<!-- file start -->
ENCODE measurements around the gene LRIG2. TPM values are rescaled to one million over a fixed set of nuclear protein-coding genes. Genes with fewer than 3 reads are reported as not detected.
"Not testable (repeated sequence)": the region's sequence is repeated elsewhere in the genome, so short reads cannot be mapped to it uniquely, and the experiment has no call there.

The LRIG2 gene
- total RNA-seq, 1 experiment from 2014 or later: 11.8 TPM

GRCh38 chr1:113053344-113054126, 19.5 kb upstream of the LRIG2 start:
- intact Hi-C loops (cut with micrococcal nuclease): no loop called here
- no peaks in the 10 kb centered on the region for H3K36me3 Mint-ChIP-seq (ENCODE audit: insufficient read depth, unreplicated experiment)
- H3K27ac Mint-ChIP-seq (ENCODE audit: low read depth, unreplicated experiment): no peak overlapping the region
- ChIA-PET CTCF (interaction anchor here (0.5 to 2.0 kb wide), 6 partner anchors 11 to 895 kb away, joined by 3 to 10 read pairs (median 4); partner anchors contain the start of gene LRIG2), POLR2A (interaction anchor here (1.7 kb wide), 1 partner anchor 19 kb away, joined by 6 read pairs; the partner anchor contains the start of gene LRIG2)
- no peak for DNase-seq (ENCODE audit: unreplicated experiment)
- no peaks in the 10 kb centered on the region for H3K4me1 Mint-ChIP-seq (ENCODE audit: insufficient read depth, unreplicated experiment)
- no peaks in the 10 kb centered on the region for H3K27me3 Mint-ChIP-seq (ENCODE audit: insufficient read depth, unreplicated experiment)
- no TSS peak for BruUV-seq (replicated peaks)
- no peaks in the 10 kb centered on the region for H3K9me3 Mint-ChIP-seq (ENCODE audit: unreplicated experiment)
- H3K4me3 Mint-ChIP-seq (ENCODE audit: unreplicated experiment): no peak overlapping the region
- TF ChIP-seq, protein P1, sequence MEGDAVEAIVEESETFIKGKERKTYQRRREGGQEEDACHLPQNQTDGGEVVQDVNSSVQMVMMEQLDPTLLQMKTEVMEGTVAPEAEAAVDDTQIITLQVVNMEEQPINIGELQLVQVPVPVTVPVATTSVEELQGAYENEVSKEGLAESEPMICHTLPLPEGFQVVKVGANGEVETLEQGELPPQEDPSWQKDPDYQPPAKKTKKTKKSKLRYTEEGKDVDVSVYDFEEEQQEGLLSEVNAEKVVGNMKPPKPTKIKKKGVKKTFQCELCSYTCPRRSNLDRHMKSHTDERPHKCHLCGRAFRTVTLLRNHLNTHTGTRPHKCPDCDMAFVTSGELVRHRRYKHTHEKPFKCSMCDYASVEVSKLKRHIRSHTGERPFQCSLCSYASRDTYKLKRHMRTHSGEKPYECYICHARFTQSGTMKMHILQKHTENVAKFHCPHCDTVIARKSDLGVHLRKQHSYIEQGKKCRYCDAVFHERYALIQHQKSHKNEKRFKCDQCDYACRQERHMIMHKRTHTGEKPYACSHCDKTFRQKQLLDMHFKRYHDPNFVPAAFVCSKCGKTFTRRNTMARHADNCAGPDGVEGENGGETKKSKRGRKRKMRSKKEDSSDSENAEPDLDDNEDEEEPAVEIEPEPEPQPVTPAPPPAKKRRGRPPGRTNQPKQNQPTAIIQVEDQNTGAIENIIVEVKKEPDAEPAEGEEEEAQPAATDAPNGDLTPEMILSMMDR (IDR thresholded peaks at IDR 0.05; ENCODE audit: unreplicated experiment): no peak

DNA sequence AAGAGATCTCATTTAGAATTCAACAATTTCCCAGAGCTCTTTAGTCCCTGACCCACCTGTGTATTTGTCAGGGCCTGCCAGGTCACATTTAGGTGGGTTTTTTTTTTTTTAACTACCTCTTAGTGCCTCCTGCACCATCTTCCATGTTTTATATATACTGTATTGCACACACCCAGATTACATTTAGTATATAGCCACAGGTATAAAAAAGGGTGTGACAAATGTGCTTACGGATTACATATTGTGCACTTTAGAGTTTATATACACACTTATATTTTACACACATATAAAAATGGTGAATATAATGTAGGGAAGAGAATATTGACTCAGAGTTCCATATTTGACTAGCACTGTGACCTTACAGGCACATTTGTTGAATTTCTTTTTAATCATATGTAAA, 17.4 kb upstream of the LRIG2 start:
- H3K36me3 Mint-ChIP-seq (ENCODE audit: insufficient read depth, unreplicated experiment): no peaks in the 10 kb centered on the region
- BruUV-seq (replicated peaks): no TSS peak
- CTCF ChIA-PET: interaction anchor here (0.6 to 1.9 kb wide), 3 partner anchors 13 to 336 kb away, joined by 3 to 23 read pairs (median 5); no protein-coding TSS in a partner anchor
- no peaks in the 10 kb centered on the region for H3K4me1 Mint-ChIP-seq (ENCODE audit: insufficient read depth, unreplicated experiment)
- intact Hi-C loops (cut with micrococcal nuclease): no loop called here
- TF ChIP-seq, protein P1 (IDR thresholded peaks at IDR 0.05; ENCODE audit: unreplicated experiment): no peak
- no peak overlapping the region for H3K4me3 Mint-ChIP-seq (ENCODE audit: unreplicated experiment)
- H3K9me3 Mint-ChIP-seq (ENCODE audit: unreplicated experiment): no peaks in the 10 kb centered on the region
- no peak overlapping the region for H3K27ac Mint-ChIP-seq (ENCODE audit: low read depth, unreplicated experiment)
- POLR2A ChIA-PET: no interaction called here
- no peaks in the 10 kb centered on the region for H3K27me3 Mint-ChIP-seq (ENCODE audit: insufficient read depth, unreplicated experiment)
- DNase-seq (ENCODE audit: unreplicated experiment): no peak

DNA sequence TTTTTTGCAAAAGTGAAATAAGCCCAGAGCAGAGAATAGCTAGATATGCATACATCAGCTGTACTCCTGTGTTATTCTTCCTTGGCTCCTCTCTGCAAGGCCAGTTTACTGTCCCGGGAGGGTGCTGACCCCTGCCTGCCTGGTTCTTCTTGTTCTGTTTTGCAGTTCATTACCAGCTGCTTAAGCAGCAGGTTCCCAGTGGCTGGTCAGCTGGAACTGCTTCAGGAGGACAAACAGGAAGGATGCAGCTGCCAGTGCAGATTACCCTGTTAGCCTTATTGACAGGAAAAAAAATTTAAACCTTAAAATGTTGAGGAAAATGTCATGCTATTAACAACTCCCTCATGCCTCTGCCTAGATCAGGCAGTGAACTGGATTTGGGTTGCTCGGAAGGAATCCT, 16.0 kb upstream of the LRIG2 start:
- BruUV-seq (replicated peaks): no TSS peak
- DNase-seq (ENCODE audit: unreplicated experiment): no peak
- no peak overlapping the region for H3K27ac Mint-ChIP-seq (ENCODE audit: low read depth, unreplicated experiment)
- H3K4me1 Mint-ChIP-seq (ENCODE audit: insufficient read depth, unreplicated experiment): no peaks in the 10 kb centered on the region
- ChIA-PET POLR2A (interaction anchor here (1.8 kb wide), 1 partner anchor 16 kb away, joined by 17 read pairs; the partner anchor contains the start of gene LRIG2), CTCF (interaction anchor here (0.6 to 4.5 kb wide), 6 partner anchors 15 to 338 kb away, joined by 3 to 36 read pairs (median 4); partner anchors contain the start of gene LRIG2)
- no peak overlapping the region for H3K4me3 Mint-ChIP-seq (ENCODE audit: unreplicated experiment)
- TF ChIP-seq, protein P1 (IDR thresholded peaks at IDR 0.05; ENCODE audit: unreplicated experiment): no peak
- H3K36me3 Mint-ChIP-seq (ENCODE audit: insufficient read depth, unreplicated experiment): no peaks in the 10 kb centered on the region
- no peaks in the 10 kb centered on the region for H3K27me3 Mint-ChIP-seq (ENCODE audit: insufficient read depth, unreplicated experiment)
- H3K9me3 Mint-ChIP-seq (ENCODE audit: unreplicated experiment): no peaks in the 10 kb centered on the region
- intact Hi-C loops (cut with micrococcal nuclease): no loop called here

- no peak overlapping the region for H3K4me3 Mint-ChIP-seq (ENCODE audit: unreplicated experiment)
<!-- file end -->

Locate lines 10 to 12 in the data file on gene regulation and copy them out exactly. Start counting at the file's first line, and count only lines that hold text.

- no peak for DNase-seq (ENCODE audit: unreplicated experiment)
- no peaks in the 10 kb centered on the region for H3K4me1 Mint-ChIP-seq (ENCODE audit: insufficient read depth, unreplicated experiment)
- no peaks in the 10 kb centered on the region for H3K27me3 Mint-ChIP-seq (ENCODE audit: insufficient read depth, unreplicated experiment)